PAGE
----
Origin and Etymology of confiscate
Latin confiscatus, past participle of confiscare to confiscate, from com- + fiscus treasury
First Known Use: circa 1533
Definition of confiscate
1 : to seize as forfeited to the public treasury
2 : to seize by or as if by authority
confiscationplay \ˌkän-fə-ˈskā-shən\ noun
confiscatorplay \ˈkän-fə-ˌskā-tər\ noun
confiscatoryplay \kən-ˈfis-kə-ˌtȯr-ē\ adjective
Examples of confiscate in a sentence
Guards confiscated knives and other weapons from the prisoners.
The teacher confiscated all cell phones for the duration of the field trip.
First Known Use of confiscate
CONFISCATE Defined for English Language Learners
Definition of confiscate for English Language Learners
: to take (something) away from someone especially as punishment or to enforce the law or rules
CONFISCATE Defined for Kids
Definition of confiscate for Students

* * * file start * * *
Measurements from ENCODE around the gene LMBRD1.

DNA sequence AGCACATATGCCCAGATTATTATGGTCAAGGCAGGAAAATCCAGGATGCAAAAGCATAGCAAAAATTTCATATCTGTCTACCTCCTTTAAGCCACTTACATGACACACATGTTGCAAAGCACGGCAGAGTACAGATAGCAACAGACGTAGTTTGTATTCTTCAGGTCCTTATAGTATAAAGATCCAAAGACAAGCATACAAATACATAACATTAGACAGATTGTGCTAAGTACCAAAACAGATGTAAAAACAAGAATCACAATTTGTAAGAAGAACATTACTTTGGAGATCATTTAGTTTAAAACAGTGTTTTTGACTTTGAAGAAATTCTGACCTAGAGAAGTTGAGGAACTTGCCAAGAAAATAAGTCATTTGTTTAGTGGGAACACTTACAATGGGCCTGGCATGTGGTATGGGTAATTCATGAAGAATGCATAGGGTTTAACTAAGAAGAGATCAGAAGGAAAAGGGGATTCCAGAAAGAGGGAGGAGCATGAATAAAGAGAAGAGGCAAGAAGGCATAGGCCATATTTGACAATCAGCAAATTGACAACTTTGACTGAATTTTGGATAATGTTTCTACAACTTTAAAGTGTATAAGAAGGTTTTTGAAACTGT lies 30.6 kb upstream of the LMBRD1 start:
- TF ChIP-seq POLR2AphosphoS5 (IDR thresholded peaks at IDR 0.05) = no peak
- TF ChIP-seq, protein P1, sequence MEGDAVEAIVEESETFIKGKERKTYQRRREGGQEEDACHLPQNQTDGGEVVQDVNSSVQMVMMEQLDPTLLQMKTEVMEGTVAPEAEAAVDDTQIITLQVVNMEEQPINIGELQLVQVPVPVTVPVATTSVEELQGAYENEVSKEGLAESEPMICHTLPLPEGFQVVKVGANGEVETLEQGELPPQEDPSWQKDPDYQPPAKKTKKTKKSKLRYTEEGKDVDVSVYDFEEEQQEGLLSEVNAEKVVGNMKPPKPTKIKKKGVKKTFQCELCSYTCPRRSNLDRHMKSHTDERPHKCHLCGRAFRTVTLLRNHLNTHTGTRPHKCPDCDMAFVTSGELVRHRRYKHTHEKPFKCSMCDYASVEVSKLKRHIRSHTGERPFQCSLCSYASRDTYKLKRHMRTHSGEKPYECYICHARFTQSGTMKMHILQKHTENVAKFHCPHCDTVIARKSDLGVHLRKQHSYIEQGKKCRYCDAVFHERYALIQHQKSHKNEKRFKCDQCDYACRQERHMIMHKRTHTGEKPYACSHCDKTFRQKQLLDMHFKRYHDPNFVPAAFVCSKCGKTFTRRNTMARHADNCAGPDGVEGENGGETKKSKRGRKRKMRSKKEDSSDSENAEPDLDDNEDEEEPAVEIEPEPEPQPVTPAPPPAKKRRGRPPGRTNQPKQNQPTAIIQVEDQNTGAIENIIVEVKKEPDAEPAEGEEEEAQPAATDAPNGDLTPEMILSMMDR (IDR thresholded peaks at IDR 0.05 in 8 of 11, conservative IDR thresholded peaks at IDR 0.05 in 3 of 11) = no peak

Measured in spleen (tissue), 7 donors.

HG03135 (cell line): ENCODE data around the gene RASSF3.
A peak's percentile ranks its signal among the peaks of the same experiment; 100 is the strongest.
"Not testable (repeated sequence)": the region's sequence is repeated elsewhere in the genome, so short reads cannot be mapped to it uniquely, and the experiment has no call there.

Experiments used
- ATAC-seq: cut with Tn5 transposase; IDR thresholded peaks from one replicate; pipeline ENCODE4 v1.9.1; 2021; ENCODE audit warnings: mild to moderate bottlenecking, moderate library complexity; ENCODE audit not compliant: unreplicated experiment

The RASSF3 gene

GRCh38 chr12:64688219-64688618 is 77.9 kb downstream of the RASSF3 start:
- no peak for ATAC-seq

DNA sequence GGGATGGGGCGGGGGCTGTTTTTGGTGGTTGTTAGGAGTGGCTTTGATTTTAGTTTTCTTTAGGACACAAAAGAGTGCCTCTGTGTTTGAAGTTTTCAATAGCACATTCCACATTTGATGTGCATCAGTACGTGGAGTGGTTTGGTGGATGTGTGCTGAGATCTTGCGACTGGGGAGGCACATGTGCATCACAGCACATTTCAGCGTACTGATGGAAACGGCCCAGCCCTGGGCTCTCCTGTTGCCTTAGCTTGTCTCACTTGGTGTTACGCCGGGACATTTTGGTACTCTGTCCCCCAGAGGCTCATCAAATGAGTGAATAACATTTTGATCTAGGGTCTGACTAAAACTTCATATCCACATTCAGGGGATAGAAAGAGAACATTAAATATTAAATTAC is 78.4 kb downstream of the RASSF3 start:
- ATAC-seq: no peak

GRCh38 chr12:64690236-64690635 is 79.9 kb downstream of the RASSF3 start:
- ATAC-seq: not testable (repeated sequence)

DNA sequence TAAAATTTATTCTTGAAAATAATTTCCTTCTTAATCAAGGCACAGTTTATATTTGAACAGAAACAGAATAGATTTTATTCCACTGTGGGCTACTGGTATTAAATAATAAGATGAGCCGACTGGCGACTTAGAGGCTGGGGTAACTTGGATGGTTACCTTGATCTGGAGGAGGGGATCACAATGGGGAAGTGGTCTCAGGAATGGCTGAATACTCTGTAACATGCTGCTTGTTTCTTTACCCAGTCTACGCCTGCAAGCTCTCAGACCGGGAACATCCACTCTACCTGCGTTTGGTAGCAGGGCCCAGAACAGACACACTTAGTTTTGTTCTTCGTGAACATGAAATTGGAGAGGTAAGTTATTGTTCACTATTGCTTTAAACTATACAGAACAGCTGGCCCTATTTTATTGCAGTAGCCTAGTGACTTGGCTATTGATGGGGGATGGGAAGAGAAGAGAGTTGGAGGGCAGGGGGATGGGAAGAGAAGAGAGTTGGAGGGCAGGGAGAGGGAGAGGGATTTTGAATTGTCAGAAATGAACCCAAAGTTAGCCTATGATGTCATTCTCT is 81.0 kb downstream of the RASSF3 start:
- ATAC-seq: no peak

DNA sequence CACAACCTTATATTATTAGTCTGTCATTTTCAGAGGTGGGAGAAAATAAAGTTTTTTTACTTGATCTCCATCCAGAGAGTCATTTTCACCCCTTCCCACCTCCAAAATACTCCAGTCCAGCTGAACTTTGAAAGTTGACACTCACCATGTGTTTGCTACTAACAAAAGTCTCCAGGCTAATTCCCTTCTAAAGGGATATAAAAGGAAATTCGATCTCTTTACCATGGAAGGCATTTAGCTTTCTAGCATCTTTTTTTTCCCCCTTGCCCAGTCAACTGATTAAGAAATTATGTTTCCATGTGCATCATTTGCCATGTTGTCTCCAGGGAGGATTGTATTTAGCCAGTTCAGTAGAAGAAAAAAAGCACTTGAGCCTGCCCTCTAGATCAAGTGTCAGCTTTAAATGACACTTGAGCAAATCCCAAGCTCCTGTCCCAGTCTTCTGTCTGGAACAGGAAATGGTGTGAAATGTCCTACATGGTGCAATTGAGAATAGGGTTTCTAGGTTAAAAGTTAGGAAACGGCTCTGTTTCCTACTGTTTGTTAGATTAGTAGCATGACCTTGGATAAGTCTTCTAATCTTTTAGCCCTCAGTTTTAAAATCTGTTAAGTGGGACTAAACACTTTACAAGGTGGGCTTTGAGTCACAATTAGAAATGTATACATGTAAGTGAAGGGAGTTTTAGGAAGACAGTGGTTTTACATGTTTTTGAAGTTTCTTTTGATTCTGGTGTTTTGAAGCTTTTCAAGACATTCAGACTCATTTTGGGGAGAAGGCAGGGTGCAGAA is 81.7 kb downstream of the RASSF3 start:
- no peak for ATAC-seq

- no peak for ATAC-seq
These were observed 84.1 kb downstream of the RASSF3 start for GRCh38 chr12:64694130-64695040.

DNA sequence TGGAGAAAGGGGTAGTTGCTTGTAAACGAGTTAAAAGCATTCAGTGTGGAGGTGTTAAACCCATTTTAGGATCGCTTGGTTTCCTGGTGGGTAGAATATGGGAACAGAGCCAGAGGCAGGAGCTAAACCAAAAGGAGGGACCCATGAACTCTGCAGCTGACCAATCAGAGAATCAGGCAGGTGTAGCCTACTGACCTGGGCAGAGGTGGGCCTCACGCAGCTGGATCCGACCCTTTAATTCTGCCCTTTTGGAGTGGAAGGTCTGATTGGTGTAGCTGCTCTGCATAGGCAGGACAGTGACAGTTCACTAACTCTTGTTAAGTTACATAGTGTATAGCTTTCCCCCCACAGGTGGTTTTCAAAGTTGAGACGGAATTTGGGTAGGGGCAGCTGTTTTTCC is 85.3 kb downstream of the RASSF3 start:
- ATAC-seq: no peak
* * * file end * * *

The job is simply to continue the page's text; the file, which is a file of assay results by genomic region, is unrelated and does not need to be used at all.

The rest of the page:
: to seize by or as if by public authority <Police confiscated the stolen car.>
Legal Definition of confiscate
: to seize without compensation as forfeited to the public treasury — compare criminal forfeiture
confiscation\ˌkän-fə-ˈskā-shən\ play noun
confiscator\ˈkän-fə-ˌskā-tər\ play noun
confiscatory\kən-ˈfis-kə-ˌtōr-ē\ play adjective
Additional Notes on confiscate
Illegal items such as narcotics or firearms, or profits from the sale of illegal items, may be confiscated by law enforcement officers. Additionally, government action that reduces the value of property to a person or entity as to make it nearly worthless has been held to constitute confiscation. Examples of such government action include the passage of zoning laws that prevent the use of land for its designated purpose and the setting of utility rates so low that the utility company cannot realize a reasonable return on its investment.
Seen and Heard
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